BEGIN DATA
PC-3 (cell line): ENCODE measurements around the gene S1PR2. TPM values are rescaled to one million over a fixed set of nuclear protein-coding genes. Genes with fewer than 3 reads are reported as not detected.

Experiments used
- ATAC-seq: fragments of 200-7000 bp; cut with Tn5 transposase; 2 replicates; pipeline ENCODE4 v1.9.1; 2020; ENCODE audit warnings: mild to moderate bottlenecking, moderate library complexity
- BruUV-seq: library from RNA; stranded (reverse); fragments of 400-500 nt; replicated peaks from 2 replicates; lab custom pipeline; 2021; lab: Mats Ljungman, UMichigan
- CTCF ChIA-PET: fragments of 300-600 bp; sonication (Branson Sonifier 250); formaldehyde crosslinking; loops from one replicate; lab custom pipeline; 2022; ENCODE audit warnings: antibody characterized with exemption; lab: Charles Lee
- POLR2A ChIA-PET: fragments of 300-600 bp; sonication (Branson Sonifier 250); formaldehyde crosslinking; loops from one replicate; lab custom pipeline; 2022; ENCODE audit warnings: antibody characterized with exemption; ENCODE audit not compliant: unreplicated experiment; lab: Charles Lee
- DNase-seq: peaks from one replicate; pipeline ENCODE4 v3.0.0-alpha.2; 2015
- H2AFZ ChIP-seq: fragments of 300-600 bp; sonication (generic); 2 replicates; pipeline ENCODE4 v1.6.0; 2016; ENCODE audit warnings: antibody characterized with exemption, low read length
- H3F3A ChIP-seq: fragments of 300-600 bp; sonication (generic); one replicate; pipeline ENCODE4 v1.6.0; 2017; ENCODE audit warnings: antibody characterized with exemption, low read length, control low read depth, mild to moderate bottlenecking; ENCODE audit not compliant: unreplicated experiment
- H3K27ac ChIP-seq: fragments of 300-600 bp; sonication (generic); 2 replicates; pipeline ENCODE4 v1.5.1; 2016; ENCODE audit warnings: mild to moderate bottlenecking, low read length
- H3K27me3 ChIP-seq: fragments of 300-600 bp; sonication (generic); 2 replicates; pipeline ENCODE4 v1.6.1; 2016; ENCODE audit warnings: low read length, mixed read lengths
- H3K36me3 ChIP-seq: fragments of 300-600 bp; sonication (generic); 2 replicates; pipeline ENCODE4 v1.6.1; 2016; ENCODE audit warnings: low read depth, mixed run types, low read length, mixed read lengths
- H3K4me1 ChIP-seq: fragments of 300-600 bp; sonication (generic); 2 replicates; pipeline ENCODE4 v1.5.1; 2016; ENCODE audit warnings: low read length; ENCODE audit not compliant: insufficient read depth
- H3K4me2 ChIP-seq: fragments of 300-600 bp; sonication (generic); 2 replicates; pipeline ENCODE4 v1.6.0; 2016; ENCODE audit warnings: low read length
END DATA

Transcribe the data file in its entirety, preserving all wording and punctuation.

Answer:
PC-3 (cell line): ENCODE measurements around the gene S1PR2. TPM values are rescaled to one million over a fixed set of nuclear protein-coding genes. Genes with fewer than 3 reads are reported as not detected.

Experiments used
- ATAC-seq: fragments of 200-7000 bp; cut with Tn5 transposase; 2 replicates; pipeline ENCODE4 v1.9.1; 2020; ENCODE audit warnings: mild to moderate bottlenecking, moderate library complexity
- BruUV-seq: library from RNA; stranded (reverse); fragments of 400-500 nt; replicated peaks from 2 replicates; lab custom pipeline; 2021; lab: Mats Ljungman, UMichigan
- CTCF ChIA-PET: fragments of 300-600 bp; sonication (Branson Sonifier 250); formaldehyde crosslinking; loops from one replicate; lab custom pipeline; 2022; ENCODE audit warnings: antibody characterized with exemption; lab: Charles Lee
- POLR2A ChIA-PET: fragments of 300-600 bp; sonication (Branson Sonifier 250); formaldehyde crosslinking; loops from one replicate; lab custom pipeline; 2022; ENCODE audit warnings: antibody characterized with exemption; ENCODE audit not compliant: unreplicated experiment; lab: Charles Lee
- DNase-seq: peaks from one replicate; pipeline ENCODE4 v3.0.0-alpha.2; 2015
- H2AFZ ChIP-seq: fragments of 300-600 bp; sonication (generic); 2 replicates; pipeline ENCODE4 v1.6.0; 2016; ENCODE audit warnings: antibody characterized with exemption, low read length
- H3F3A ChIP-seq: fragments of 300-600 bp; sonication (generic); one replicate; pipeline ENCODE4 v1.6.0; 2017; ENCODE audit warnings: antibody characterized with exemption, low read length, control low read depth, mild to moderate bottlenecking; ENCODE audit not compliant: unreplicated experiment
- H3K27ac ChIP-seq: fragments of 300-600 bp; sonication (generic); 2 replicates; pipeline ENCODE4 v1.5.1; 2016; ENCODE audit warnings: mild to moderate bottlenecking, low read length
- H3K27me3 ChIP-seq: fragments of 300-600 bp; sonication (generic); 2 replicates; pipeline ENCODE4 v1.6.1; 2016; ENCODE audit warnings: low read length, mixed read lengths
- H3K36me3 ChIP-seq: fragments of 300-600 bp; sonication (generic); 2 replicates; pipeline ENCODE4 v1.6.1; 2016; ENCODE audit warnings: low read depth, mixed run types, low read length, mixed read lengths
- H3K4me1 ChIP-seq: fragments of 300-600 bp; sonication (generic); 2 replicates; pipeline ENCODE4 v1.5.1; 2016; ENCODE audit warnings: low read length; ENCODE audit not compliant: insufficient read depth
- H3K4me2 ChIP-seq: fragments of 300-600 bp; sonication (generic); 2 replicates; pipeline ENCODE4 v1.6.0; 2016; ENCODE audit warnings: low read length